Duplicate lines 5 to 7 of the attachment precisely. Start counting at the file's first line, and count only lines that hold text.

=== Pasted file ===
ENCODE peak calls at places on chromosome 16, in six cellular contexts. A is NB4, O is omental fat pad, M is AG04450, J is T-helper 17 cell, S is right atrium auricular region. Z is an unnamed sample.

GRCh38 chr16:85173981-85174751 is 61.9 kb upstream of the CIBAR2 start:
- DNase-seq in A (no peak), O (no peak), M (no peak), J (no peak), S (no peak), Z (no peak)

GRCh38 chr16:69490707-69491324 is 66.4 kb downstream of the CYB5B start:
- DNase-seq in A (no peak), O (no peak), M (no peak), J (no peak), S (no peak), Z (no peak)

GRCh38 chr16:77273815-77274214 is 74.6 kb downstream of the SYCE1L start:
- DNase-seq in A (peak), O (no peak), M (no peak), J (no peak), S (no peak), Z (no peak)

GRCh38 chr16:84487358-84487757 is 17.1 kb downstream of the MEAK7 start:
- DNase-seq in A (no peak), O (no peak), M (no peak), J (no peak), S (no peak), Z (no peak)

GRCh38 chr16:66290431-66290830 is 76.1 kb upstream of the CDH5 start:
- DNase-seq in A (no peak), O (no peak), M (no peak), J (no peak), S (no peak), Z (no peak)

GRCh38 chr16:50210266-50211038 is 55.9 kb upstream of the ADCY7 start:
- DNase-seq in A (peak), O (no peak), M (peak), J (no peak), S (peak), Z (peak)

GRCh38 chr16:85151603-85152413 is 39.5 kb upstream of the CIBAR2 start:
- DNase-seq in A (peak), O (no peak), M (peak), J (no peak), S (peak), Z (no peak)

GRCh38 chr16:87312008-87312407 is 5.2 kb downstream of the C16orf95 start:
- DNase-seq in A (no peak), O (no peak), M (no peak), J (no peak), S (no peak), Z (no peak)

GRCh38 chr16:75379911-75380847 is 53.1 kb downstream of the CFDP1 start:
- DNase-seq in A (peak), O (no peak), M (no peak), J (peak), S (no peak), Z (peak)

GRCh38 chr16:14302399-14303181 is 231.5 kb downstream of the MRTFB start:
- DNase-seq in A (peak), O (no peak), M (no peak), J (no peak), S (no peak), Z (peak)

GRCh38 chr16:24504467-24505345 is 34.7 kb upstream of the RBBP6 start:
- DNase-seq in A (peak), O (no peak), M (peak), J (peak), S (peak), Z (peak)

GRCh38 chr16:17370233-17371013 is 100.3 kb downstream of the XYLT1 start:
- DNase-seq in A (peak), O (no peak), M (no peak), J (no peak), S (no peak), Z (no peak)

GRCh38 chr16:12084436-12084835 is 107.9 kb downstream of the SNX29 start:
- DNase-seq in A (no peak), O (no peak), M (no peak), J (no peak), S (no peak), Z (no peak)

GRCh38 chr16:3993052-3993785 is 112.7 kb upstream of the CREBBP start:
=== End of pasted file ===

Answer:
- DNase-seq in A (no peak), O (no peak), M (no peak), J (no peak), S (no peak), Z (no peak)

GRCh38 chr16:77273815-77274214 is 74.6 kb downstream of the SYCE1L start:
- DNase-seq in A (peak), O (no peak), M (no peak), J (no peak), S (no peak), Z (no peak)